Why Chicory Was One of the Most Heartwarming, Thoughtful and FUN Games of 2021

Wandersong was without a doubt one of my very favorite titles of 2018, so when I found out that creator Greg Lobanov was working on his next game, Chicory: A Colorful Tale, I had high expectations for yet another empathetic, compelling and feel-good title that was also loads of fun. Chicory does not disappoint.

The game was officially released last June, but didn't come to the Nintendo Switch until December, which was when I reached out to the team and was generously provided with a key to review the game. As soon as I booted the game up, I was completely sucked into the lovely, and complex, world of Chicory. Keep reading to find out why I think it was one of the very best games of 2021.

The Tale of Chicory

Chicory takes place in a land called Picnic, which is all black and white, save for the vibrant colors brought to it by a chosen one called the Wielder. The Wielder isn't just an artist, but a hero of the land, spreading creativity and joy to the world with the help of a Magic Paintbrush with many hidden abilities.

Chicory she's so cool

(Chicory: A Colorful Tale via Finji)

In the game, you play as a doggy named after a favorite food you set at its start (I picked "Rice") who's essentially a janitor to the current Wielder, a rabbit named Chicory. You've always looked up to her and aspired to be just like her, even if you've never had many talents of your own—so when you go overboard with cleaning and find that you accidentally wipe all of the color from her art room, and then find her Paintbrush abandoned in her tower, you take it upon yourself to fix things.

But when you leave the tower, you find that it's not just the room, but the entire world that seems devoid of color. You decide to try to set things right, eventually stumbling upon a mysterious darkness that's begun spreading across the world. After confronting it, you black out and are rescued by a previous Wielder called Blackberry. She's upset with you, both for using the Paintbrush and for trying to play the hero, and urges you to return it to Chicory—but when you do, you discover she's not just very upset, but also has no desire to wield it again.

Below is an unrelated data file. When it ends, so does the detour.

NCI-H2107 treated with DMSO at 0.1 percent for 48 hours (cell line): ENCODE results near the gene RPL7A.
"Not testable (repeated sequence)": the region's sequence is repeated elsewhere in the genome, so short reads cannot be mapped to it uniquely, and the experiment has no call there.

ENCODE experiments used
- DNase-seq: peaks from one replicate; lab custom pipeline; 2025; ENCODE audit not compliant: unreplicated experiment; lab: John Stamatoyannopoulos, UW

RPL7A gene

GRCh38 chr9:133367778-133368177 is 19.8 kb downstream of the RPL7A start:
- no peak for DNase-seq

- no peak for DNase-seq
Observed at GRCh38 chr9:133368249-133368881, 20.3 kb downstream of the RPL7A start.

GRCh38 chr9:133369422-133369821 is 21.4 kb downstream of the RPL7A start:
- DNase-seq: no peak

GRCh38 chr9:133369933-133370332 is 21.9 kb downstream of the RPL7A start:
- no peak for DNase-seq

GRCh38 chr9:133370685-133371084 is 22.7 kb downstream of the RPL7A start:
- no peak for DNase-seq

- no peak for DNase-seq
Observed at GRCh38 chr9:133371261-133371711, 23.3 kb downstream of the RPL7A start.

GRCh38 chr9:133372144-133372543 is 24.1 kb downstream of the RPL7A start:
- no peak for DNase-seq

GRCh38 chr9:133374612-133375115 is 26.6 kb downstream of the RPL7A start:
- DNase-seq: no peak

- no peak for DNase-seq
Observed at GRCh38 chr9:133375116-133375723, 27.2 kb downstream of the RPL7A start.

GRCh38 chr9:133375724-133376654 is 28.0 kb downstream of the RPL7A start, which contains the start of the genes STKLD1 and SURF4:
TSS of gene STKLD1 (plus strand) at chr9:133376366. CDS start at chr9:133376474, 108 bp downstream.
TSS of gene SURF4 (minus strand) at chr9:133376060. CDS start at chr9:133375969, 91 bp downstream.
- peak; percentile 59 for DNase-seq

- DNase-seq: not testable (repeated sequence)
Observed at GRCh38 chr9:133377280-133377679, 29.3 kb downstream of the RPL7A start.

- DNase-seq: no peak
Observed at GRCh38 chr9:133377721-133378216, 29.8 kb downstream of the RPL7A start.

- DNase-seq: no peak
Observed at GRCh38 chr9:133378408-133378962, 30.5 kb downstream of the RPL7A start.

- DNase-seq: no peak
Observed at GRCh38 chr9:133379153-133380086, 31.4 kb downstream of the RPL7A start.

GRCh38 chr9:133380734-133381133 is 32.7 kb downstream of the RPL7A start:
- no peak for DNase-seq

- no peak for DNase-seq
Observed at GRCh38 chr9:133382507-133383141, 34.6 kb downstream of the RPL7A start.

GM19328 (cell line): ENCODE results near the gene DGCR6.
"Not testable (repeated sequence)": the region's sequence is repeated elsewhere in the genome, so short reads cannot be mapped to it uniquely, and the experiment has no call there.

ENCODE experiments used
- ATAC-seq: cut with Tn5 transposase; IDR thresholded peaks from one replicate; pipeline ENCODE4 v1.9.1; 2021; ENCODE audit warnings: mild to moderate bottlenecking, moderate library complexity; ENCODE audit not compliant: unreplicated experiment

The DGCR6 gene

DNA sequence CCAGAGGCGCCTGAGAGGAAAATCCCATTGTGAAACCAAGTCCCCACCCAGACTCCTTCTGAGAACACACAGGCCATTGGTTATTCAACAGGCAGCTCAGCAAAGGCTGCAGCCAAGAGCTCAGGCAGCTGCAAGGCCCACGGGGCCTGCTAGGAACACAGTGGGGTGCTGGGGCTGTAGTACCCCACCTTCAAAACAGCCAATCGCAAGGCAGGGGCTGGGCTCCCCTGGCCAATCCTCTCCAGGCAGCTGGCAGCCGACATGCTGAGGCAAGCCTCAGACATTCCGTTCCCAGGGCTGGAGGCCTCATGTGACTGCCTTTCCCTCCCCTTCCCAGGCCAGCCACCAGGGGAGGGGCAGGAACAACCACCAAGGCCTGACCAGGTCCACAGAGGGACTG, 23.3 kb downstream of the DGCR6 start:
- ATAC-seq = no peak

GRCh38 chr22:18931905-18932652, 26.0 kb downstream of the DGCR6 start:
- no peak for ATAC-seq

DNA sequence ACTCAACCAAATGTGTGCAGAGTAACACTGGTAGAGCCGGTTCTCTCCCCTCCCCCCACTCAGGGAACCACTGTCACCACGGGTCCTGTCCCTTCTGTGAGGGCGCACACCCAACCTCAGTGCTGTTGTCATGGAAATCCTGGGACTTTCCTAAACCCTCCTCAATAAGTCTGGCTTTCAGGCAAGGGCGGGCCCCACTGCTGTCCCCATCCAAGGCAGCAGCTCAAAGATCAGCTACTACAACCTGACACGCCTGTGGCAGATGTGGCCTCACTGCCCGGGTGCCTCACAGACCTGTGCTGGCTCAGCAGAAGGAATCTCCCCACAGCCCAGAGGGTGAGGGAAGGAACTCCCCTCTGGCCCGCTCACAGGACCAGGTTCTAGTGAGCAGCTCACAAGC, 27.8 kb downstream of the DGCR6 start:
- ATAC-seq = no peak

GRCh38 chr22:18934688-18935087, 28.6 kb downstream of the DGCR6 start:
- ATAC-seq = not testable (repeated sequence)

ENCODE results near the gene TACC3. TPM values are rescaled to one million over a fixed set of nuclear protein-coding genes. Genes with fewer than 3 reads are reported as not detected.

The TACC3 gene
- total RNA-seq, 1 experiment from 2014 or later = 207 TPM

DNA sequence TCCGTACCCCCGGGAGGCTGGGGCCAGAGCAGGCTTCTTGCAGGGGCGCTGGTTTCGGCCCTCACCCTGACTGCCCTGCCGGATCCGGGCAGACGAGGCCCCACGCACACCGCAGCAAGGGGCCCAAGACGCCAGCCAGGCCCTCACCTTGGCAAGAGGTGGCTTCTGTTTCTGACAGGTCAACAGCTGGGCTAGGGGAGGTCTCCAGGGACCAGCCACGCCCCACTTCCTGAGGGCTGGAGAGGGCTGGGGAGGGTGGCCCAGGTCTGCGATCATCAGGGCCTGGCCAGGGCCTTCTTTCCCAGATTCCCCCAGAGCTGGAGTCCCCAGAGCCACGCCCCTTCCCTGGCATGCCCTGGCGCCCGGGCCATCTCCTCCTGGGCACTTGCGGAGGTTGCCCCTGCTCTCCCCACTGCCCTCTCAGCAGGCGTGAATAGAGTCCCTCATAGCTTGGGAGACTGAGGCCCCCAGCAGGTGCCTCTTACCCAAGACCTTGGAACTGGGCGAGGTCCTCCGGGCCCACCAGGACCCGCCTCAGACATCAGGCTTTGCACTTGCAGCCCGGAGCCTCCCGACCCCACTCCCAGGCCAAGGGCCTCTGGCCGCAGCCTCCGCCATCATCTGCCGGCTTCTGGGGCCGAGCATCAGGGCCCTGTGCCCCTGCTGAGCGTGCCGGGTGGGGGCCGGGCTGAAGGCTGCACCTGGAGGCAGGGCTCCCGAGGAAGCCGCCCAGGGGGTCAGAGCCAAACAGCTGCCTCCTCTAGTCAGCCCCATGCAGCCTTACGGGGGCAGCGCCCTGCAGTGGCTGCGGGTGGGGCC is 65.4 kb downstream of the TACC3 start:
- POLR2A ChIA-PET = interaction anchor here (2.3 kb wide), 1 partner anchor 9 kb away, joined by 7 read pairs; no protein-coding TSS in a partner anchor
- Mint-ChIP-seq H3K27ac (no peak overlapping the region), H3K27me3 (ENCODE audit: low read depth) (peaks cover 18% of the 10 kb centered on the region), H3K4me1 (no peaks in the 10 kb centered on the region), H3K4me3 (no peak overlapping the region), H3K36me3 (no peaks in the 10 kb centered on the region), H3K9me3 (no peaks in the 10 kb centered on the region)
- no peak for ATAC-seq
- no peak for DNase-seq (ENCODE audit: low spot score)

Chicory sorry for taking your brush

(Chicory: A Colorful Tale via Finji)

With Chicory abandoning her post, you gather up your courage and decide to act in her stead and do everything you can to send that darkness back to wherever it came from. However, as the story progresses, you'll find that banishing that darkness is a lot more complicated than it sounds—and it all starts with confronting your own fears and doubts, and overcoming the nagging voice in your head that says you're not enough.


Becoming a Hero

From the very beginning of Chicory, it's clear that it's not a completely traditional game in terms of controls. While the general movement is pretty typical for a top-down adventure game, you'll also be using the right joystick to move a paintbrush around the screen, and pressing R to paint.

Early on, you might wonder what the painting is all for. You'll mostly just be putting lines of rudimentary color on the landscape in a way that makes you feel totally underprepared for filling Chicory's shoes—and that's exactly the point. However, the more you adventure, and the stronger your brush becomes, the more you'll see exactly what you can accomplish with your Magic Paintbrush—and the more confident you'll feel about being the new Wielder.

Chicory painting world

(Chicory: A Colorful Tale via Finji)

Throughout the game, your paint can do everything from making platform trees grow or shrink to activating flinging plants and mushrooms to lighting up dark caves, uncovering hidden messages, pressing switches, creating swimmable passages and so much more. The result is something akin to a Zelda-like puzzle action-platformer (minus almost all of the combat) with a healthy dose of Splatoon-style ink-swimming, and the two combine ingeniously into something brand new. Plus, each new ability you unlock acts as a key to grant you access to areas you couldn't quite reach before, so the world is ever-expanding and never getting old. Both the puzzles and platforming are innovative and so much fun, combining your abilities to create scenarios that will test your reflexes as well as your mind, and these alone make the game worth playing.